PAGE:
Finding a quality job in China is no easy task – well unless you want a terribly low paid factory job which is actually in abundance right now. The younger generations; often coming from the new middle classes, are more interested in obtaining good quality jobs (hell, aren’t we all?) – the only problem is insane competition.

The airline industry has always had a degree of exoticness associated with it – I mean, whenever you see a band of pilots and hostesses checking in for their flight, they always look classy right? While it’s true, they always present well, I highly doubt that anyone in the western world is forced to go through some of the ridiculous routines that the Chinese deem appropriate in selecting ‘the right person.’

I remember seeing lots of this prior to the Beijing Olympics, where lines and lines of models were forced to smile for hours on end, standing perfectly still – the key word being perfect. It would seem in order to become a hostess, one must possess similar traits.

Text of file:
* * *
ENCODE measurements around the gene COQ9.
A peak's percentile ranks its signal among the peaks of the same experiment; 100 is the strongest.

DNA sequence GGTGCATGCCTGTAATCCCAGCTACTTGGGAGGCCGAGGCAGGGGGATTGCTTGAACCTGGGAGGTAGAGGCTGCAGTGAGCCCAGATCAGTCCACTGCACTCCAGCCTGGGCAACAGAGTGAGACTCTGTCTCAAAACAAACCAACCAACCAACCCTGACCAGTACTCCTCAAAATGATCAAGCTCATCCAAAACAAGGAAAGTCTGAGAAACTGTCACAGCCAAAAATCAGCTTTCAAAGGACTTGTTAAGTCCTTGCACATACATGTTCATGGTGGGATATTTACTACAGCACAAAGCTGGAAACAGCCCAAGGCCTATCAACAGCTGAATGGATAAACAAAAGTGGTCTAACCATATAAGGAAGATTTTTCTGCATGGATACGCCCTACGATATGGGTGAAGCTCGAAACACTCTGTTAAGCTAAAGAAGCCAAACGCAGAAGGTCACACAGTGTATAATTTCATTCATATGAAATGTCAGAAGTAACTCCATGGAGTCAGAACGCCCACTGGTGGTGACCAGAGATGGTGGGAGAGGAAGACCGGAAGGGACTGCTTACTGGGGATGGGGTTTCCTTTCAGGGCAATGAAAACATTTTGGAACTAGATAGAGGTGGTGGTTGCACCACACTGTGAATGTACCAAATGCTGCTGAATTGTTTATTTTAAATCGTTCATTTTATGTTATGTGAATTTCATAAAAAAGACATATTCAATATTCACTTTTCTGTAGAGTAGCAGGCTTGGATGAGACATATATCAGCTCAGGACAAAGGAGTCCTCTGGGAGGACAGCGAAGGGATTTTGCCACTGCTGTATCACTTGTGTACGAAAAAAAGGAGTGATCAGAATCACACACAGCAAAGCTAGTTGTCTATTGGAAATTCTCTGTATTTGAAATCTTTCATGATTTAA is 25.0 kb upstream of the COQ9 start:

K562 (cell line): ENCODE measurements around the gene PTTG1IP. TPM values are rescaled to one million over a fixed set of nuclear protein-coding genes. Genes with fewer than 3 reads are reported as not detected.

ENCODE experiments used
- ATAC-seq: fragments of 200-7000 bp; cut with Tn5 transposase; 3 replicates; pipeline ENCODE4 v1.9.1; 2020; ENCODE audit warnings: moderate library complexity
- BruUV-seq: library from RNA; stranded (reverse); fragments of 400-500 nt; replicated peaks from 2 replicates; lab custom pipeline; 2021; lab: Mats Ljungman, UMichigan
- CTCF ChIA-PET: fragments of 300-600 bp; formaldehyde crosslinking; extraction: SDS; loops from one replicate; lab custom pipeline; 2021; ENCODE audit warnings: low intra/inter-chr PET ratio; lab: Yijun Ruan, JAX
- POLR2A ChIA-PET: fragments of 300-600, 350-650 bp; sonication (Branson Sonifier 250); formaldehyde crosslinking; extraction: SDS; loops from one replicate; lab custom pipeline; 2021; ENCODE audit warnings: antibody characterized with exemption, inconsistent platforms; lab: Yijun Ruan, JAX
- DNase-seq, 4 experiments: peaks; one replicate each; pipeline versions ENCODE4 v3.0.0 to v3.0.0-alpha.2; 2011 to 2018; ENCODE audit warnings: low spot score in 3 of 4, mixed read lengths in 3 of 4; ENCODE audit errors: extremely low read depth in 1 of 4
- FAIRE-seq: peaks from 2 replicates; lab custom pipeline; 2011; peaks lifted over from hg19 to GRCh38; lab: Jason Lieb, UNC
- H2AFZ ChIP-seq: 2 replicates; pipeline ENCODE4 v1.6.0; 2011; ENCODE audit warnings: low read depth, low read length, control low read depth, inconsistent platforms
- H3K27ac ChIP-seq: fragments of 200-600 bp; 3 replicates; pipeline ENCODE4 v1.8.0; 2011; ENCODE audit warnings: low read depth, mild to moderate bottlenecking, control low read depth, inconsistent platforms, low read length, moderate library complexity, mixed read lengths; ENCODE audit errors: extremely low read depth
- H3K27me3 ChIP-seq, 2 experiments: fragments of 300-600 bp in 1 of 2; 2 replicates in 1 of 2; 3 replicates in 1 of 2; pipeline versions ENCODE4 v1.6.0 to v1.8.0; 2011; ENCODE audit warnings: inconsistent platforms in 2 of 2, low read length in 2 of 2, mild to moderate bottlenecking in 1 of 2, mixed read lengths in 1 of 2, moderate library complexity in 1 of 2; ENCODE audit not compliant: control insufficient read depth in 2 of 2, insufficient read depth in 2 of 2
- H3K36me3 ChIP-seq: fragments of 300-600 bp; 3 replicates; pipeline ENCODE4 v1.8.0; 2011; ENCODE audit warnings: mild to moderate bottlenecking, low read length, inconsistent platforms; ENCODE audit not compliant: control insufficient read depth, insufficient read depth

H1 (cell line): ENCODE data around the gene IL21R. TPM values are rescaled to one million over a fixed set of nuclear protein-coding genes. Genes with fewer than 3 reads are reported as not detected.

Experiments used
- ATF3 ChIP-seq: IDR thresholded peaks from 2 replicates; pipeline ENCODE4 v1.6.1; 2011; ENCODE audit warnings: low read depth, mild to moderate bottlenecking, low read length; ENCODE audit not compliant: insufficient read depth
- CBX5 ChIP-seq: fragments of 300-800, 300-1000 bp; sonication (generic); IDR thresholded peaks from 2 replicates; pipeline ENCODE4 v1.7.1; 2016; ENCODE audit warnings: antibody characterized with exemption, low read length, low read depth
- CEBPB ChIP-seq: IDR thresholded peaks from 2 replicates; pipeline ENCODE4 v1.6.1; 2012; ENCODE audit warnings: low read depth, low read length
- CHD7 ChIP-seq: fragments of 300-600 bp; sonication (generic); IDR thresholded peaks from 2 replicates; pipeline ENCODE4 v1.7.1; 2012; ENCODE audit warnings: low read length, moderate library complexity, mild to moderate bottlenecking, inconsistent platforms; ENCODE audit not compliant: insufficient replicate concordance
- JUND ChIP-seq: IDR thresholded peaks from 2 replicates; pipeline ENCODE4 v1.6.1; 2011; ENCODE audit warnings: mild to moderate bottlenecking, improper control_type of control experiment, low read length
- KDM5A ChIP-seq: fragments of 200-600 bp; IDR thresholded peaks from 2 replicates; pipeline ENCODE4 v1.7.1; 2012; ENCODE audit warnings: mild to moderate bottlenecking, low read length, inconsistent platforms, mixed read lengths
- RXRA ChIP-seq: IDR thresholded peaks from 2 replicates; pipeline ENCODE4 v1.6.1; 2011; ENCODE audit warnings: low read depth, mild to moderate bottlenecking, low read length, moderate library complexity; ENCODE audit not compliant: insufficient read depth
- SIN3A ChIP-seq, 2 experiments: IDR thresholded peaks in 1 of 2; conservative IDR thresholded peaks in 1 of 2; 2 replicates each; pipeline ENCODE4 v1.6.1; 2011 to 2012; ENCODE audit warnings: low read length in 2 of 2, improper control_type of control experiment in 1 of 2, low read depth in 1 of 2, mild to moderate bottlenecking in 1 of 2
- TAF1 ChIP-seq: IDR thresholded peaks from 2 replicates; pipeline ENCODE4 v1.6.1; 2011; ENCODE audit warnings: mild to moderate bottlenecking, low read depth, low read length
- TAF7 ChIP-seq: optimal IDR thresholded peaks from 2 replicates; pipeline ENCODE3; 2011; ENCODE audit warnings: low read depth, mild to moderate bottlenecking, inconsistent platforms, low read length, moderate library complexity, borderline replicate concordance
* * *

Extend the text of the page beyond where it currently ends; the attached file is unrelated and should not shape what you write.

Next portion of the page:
Smiling practice - employing the ancient pen in mouth technique for that perfect smile!

 

One must stand straight or one has no business being here!

 

Precision sitting - next up - Dinner tray juggling

Makin’ the people McHappy

April 1, 2010

McDonalds these days is almost as common in China as historic pagodas and pavilions. In fact, if you’re walking around the average city, you’ll likely see more of the iconic golden arches than those beautiful angled roof’s so synonymous with the great far eastern country.

The other thing you’ll note should you go inside these McDonalds (which you will, as they are a guaranteed toilet option for the unfamiliar) is that they are always flat out busy. Myself, I am not what I would call a fan of McDonalds, but I don’t mind the odd burger here and there. In China the busy restaurants became a convenient way to eat anything that was not Chinese. While I will happily eat my weight in dumplings, and enjoy a huge range of delicious Chinese food – when you are forced to eat nothing but – the hamburger and pizza options become vastly more attractive.